The brain, he explains is similar and relies on previously experienced models to shortcut the process, reducing the amount of data needed to be saved.  This works well if all goes well, but when it does not, the brain starts recording real time and saves the experience as new and potentially useful.  

    The parallel with your example is that when you like something, it goes into the "good" bucket and your RAM gets wiped clean.  When something goes bad or is different or unexpected, you remember it much better, because your brain is trying to record the anomaly.  

    From an evolutionary perspective, this makes total sense. If something tastes good and you "love it", no need to remember anything. No harm done, or better., you really enjoy the endorphin rush.  But if the experience is different than expected or unpleasant (bad), that might be important to your survival and would be handy to your survival to be remembered.  Like bitter things in nature that might hurt you.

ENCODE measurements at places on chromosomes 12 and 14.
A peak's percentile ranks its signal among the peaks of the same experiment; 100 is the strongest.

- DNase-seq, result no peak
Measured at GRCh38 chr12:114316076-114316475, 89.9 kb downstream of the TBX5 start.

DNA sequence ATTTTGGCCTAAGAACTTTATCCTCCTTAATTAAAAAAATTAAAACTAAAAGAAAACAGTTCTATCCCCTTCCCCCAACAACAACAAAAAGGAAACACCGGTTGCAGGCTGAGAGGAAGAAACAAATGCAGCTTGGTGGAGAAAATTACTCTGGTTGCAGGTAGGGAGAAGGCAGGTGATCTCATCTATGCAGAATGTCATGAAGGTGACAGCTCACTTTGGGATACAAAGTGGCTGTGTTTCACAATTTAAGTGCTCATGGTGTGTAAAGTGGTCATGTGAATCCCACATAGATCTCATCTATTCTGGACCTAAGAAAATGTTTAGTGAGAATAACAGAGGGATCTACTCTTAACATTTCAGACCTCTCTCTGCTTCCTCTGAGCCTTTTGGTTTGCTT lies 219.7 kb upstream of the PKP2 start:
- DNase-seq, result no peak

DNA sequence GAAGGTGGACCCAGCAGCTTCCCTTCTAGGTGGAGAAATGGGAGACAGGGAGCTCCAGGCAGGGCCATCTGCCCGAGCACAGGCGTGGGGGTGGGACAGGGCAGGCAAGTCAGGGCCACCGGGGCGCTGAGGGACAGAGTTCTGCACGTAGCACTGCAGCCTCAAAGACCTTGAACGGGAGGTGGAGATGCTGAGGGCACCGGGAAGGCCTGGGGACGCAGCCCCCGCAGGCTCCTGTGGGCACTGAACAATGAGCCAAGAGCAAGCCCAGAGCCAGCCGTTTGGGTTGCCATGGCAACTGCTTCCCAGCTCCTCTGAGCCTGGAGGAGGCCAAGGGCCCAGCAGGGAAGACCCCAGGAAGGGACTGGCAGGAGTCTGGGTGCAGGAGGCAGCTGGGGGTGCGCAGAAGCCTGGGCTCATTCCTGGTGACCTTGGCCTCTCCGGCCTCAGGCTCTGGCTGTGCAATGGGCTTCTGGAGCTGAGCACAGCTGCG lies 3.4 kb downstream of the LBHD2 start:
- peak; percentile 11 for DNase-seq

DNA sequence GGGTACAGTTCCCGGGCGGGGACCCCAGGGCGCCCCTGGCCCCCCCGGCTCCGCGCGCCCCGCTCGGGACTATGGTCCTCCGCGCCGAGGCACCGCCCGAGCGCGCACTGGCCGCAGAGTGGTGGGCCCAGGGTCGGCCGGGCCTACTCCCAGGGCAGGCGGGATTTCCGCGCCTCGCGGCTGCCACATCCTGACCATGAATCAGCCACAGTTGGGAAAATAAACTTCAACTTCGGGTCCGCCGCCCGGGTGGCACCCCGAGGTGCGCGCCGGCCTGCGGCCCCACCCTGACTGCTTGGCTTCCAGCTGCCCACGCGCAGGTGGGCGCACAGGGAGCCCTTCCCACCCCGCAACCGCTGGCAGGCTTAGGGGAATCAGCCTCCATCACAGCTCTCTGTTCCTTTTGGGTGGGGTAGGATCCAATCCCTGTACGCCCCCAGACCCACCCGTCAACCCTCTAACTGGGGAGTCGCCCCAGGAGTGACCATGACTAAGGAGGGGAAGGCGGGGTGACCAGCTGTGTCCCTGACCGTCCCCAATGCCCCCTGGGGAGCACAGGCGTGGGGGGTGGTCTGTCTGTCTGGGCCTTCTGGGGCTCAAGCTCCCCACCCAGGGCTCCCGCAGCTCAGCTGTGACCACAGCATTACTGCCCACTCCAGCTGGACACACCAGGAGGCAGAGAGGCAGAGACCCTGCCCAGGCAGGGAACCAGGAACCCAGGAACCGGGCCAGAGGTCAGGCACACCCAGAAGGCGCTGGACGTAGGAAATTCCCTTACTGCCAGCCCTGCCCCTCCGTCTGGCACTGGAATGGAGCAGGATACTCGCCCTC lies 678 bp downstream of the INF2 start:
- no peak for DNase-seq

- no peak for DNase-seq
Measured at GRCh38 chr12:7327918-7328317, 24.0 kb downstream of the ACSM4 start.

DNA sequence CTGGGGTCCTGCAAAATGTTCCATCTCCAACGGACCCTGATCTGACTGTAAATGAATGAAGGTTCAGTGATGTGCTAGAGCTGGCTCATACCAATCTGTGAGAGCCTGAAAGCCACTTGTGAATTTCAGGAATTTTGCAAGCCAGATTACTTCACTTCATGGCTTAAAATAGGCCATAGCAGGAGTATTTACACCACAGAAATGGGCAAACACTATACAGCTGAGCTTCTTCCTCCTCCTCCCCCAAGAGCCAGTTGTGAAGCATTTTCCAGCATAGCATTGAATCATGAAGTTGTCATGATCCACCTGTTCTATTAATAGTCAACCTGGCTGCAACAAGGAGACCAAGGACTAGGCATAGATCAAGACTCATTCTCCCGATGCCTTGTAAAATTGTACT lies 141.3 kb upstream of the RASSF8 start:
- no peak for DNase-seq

Thank goodness for the relearning process that allows us to enjoy things like Fernet, or to swim upstream sufficiently to be able to describe or blind taste wines.

    Fun stuff. Thanks for the discussion!

    Jim

  • I'm only at the certified level, but I think that - when tasting - one problem may be in the wines choose for practice.
    For example, if I'm tasting nebbiolo I don't expect new oak. If someone in my tasting group has chosen a Barolo with new oak on it then they've done me a disservice, as far as CMS exams go.
    I know the CMS provides a list of examinable grape varieties, which I appreciate. What I would love is a list of classic producers we might see on an exam. For example: Rioja - Lopez de Heredia. Nebbiolo - Gaja or Produtorri, etc...
    Just a thought:)
  • I'll offer another perspective of the same couple points if it please the court:

    Geoff spoke in a blind tasting podcast about early on when he was "intuitively" tasting and enjoying fluctuating success. I think there's a connection to be made here whereby if youre not nailing the "wines you love" you may be relying too heavily on intuition and emotion because you "know" the wines versus, as Geoff mentioned, approaching the glass more pragmatically from the benchmarks that are or are not present. One of my tasting mantras has always been "what's in the glass is what's in the glass" meaning, in a test setting, no one is trying to trick you, the wines are exactly what they are, for better or worse. That was born of a hard lesson learned and one that I always remind myself of.